Discussions about Palestine have to be persistently brought back to this fundamental reality. If being “civil” requires accepting the status quo for Palestinians, then civility isn’t worth defending. Besides, what matters most isn’t how polite or proper we are when we speak, but what we actually believe in and do. “Many genocides have been glorified (or planned) around dinner tables adorned with forks and knives made from actual silver, without a single inappropriate speech act having occurred,” Salaita explains.
At the same time, Salaita’s book offers subtle reflections on the Palestinian struggle. Among these commentaries are his reflections on the question of anti-Semitism. The author recognizes that the Zionist conquest of Palestine is unlike many other instances of colonization in that much of the settler population was motivated by a desire to escape racist persecution and genocide in Europe. Zionism is a colonial project that predates the Holocaust by a half century, and was unlikely to have become a mass movement without the horrors of the 1930s and 1940s.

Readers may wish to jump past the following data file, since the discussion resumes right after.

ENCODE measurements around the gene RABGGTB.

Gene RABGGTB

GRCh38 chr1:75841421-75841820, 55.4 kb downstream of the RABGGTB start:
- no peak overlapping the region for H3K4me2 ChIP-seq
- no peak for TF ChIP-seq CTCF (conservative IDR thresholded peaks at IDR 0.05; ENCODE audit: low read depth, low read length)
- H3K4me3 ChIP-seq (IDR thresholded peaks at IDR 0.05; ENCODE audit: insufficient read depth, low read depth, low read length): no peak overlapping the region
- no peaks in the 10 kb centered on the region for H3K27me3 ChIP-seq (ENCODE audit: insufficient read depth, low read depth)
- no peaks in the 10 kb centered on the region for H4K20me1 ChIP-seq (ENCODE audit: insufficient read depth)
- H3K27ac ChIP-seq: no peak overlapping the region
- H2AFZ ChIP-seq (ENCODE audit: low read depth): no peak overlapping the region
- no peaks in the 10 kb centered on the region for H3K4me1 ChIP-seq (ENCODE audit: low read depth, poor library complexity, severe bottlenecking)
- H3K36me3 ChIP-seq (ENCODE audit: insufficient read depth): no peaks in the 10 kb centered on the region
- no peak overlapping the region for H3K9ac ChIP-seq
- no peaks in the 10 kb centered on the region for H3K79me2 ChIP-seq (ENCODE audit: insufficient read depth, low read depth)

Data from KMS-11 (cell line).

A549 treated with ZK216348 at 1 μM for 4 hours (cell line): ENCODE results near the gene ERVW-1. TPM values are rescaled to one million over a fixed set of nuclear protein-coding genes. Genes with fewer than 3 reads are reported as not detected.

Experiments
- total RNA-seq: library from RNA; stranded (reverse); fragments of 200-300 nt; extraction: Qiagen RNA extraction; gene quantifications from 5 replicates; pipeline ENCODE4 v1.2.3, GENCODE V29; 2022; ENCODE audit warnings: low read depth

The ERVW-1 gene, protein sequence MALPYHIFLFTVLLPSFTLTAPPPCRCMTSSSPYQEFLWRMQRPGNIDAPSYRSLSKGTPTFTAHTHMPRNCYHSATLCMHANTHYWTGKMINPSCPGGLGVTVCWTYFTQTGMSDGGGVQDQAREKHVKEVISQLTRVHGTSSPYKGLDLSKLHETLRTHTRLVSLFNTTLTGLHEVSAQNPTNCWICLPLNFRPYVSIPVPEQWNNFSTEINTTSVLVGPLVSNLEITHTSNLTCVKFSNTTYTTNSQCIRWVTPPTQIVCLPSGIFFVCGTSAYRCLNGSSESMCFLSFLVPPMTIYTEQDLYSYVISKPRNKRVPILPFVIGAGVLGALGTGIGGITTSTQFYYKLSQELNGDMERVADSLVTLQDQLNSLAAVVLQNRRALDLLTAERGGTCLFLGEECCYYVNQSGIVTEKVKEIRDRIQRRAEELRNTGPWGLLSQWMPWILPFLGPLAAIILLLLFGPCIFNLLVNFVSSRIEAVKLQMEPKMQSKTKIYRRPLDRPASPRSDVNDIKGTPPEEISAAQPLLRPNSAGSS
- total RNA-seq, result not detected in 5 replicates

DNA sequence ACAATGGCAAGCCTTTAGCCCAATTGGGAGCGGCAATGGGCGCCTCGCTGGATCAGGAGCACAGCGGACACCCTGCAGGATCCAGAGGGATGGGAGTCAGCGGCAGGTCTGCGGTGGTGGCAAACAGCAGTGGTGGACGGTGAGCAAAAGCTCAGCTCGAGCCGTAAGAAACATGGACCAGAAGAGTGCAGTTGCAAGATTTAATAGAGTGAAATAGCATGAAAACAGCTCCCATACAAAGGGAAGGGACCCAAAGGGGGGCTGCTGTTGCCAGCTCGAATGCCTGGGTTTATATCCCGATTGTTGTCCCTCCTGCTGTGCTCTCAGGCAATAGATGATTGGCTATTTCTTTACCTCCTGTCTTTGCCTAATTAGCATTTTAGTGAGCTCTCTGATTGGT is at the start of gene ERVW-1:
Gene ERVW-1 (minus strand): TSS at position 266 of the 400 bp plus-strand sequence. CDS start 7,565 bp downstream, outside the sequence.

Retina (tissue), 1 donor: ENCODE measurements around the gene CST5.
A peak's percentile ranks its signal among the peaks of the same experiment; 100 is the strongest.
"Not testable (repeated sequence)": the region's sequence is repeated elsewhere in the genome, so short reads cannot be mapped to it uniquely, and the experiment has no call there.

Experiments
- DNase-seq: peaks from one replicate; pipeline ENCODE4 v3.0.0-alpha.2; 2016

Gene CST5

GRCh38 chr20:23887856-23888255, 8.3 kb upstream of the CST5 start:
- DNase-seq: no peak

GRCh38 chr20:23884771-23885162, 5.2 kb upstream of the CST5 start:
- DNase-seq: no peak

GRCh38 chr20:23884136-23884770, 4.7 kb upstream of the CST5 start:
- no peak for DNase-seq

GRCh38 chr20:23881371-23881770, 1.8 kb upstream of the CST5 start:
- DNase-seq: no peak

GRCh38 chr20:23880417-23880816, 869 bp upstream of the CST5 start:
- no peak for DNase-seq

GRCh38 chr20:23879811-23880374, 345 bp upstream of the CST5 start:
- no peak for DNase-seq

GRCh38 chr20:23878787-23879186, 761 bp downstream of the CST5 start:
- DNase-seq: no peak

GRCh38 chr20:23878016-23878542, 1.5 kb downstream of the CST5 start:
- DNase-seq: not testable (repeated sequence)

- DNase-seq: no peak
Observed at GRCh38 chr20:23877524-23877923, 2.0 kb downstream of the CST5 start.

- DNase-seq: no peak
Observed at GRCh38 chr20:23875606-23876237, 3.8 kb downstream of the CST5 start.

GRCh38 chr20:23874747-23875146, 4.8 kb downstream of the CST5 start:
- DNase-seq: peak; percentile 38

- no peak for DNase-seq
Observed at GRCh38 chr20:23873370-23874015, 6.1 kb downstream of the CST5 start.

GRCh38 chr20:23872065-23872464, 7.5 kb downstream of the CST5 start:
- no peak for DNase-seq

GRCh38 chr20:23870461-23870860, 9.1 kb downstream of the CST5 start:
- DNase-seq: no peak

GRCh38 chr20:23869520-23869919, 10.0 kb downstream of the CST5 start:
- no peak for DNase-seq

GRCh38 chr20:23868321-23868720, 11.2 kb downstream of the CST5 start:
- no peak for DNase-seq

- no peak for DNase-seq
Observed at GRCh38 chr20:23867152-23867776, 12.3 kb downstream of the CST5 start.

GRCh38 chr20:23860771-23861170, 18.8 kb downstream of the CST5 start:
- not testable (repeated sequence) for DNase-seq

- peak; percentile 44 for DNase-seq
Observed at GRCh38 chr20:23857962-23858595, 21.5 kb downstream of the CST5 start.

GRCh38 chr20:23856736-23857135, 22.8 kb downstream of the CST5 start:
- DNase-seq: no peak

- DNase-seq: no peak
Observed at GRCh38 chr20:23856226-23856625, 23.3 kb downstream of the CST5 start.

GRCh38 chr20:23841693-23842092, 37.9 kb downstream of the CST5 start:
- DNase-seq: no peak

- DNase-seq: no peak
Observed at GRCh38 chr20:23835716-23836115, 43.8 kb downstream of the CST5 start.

The task of ending anti-Semitism, argues Salaita, requires that we fight to eradicate all forms of inequality and oppression. The subjugation of another people by creating an exclusive, ethnocentric state only perpetuates the horrors of racism. Salaita goes on to argue that it’s not the Palestinians who have a problem living side by side with Jews, but vice versa:
I want to make something clear: I hate anti-Semitism. “Hate” is a strong word, which is precisely why I use it. As I’ve said many times before, I would like to share both a nation and a national identity with my Jewish brothers and sisters. No Zionist I know shares that sentiment.
This vision of a single state in greater Israel-Palestine, with full and equal rights for all regardless of ethnicity, is central to the BDS movement and worthy of our active support.